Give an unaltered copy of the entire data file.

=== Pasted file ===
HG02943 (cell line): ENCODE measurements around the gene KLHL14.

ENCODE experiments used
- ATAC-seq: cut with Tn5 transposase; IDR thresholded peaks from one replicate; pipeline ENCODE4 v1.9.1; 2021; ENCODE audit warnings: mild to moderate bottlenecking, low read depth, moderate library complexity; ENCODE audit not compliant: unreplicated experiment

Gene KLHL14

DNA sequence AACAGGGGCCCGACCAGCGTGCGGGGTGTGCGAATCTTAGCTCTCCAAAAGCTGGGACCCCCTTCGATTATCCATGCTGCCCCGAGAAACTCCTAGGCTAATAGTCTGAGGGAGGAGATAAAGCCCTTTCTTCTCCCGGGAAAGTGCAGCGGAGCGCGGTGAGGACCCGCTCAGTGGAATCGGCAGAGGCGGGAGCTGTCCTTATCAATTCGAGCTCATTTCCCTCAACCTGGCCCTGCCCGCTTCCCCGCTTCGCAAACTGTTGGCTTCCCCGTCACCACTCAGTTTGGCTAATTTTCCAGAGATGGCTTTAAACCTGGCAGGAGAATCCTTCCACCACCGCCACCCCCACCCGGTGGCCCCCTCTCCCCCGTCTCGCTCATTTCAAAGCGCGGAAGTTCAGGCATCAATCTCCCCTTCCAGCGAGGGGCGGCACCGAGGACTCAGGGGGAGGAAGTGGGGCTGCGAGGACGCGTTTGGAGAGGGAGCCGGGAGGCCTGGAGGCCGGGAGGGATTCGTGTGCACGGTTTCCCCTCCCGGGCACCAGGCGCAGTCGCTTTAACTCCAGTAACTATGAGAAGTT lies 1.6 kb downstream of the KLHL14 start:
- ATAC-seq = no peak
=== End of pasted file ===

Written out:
HG02943 (cell line): ENCODE measurements around the gene KLHL14.

ENCODE experiments used
- ATAC-seq: cut with Tn5 transposase; IDR thresholded peaks from one replicate; pipeline ENCODE4 v1.9.1; 2021; ENCODE audit warnings: mild to moderate bottlenecking, low read depth, moderate library complexity; ENCODE audit not compliant: unreplicated experiment

Gene KLHL14

DNA sequence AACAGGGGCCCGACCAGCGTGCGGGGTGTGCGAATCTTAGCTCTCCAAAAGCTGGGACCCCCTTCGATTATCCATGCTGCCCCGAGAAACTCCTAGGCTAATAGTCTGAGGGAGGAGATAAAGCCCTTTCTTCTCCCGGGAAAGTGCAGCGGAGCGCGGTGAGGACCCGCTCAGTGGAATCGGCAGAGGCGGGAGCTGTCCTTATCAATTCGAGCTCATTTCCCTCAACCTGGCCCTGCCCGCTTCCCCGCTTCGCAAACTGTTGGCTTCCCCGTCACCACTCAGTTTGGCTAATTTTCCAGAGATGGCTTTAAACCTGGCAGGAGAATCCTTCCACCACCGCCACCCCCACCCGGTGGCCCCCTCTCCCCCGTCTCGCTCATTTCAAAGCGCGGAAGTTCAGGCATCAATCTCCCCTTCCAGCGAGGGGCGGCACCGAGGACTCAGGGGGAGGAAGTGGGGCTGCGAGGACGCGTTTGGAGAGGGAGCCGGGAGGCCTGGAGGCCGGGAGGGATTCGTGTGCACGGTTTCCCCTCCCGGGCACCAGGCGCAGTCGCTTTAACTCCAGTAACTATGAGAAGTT lies 1.6 kb downstream of the KLHL14 start:
- ATAC-seq = no peak